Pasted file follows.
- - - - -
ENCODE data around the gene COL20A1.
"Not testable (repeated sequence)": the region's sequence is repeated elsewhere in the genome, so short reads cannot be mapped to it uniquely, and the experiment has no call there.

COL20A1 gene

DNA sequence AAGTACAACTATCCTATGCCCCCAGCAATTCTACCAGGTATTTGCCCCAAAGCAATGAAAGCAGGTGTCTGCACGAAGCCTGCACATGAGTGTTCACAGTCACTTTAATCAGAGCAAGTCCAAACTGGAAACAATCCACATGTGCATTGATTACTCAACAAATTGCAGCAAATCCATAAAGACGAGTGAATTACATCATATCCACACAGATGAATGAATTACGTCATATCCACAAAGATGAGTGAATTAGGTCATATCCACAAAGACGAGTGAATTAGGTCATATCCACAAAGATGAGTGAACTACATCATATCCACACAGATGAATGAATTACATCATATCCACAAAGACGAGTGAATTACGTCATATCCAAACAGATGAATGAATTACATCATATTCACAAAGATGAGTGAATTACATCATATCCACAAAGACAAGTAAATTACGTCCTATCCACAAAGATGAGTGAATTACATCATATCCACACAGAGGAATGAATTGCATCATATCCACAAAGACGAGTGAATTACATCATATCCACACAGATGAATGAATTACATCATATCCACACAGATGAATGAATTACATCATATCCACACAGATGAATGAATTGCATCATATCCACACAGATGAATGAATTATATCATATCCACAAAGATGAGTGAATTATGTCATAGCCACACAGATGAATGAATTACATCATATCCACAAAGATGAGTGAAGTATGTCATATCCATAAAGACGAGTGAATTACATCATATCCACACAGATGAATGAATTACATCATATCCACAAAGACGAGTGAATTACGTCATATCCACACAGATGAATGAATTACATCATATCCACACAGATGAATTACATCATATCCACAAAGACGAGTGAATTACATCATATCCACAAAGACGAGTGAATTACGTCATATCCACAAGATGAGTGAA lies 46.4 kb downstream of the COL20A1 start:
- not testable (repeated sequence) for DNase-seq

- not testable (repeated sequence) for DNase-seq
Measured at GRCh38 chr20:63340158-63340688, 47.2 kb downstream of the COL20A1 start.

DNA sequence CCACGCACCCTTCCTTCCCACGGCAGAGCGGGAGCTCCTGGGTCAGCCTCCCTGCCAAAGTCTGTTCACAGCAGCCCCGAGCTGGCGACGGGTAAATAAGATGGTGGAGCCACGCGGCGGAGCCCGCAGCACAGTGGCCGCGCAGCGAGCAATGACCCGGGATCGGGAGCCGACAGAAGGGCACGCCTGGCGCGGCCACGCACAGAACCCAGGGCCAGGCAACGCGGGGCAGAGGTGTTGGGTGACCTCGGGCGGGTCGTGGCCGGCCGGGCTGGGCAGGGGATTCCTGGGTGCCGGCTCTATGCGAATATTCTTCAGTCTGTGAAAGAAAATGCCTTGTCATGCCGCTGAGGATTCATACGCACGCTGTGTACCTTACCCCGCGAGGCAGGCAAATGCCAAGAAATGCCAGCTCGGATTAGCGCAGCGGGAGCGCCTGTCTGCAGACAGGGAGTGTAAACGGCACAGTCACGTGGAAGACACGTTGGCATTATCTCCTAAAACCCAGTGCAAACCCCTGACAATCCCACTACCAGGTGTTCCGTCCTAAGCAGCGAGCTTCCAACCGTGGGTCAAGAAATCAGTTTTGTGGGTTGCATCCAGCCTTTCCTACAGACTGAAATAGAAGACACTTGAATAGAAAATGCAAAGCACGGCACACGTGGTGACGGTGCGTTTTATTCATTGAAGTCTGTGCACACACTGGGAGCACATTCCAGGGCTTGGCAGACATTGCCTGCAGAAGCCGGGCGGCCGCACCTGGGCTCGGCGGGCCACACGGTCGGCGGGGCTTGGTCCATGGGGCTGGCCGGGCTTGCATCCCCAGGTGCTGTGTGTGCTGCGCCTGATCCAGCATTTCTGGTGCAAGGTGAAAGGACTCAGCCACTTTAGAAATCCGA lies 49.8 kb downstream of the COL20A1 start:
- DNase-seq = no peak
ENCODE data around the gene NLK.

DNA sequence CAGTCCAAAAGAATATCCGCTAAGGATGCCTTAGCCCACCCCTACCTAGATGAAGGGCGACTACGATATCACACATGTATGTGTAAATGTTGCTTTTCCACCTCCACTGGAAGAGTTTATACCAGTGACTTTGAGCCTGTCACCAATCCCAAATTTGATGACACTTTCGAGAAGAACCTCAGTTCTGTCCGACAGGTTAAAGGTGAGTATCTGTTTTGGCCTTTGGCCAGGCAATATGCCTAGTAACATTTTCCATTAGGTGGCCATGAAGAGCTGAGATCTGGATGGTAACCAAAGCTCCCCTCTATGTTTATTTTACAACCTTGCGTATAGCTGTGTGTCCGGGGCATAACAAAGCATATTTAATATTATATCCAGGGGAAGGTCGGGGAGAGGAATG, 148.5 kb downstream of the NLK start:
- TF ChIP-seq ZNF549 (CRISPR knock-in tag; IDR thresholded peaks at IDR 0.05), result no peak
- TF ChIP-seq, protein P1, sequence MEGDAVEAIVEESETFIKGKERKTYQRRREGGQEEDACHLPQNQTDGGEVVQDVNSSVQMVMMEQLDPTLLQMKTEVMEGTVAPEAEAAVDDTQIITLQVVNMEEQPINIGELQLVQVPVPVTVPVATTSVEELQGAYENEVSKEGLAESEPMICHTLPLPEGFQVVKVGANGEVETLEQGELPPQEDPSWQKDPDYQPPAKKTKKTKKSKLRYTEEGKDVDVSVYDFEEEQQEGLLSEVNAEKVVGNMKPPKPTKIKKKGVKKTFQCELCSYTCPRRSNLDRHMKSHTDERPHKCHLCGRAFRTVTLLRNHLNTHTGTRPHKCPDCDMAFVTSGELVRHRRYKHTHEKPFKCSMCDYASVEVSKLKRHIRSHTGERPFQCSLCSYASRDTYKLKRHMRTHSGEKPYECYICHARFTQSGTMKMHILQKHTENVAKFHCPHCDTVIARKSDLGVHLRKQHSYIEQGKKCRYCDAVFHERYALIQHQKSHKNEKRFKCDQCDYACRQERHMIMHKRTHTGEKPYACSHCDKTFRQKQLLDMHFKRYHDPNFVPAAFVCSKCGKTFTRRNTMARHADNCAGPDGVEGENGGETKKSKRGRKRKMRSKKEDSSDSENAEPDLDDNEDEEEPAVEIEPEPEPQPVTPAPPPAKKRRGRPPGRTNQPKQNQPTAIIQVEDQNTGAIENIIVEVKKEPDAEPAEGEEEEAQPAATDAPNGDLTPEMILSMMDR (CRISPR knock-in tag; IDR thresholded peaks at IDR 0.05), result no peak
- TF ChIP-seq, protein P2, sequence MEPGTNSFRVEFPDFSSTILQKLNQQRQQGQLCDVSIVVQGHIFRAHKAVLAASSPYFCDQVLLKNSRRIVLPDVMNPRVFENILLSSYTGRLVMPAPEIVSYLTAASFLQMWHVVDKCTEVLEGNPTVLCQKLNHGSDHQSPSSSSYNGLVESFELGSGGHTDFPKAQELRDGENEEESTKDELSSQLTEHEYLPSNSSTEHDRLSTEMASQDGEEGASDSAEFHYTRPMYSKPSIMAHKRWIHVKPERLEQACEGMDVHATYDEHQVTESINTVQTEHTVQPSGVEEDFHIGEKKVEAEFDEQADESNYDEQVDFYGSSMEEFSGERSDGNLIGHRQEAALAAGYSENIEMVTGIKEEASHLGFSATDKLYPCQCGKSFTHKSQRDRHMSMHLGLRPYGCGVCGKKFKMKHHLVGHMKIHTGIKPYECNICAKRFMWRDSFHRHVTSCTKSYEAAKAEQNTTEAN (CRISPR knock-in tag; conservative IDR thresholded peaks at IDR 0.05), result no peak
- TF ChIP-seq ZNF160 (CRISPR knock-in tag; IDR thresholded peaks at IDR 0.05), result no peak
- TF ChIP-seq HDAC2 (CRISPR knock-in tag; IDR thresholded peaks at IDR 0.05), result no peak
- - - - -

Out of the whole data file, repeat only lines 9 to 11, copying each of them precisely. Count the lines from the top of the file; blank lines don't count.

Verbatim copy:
- DNase-seq = no peak
ENCODE data around the gene NLK.

DNA sequence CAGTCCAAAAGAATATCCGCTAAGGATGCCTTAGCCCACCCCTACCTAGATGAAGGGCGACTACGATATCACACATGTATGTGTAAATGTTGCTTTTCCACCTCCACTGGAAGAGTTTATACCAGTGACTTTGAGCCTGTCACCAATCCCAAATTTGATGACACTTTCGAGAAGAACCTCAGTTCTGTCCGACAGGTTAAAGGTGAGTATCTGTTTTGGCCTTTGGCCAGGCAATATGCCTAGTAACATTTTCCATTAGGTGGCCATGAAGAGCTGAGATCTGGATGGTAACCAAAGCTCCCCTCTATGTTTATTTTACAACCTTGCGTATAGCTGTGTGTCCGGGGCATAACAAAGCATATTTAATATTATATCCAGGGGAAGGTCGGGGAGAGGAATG, 148.5 kb downstream of the NLK start: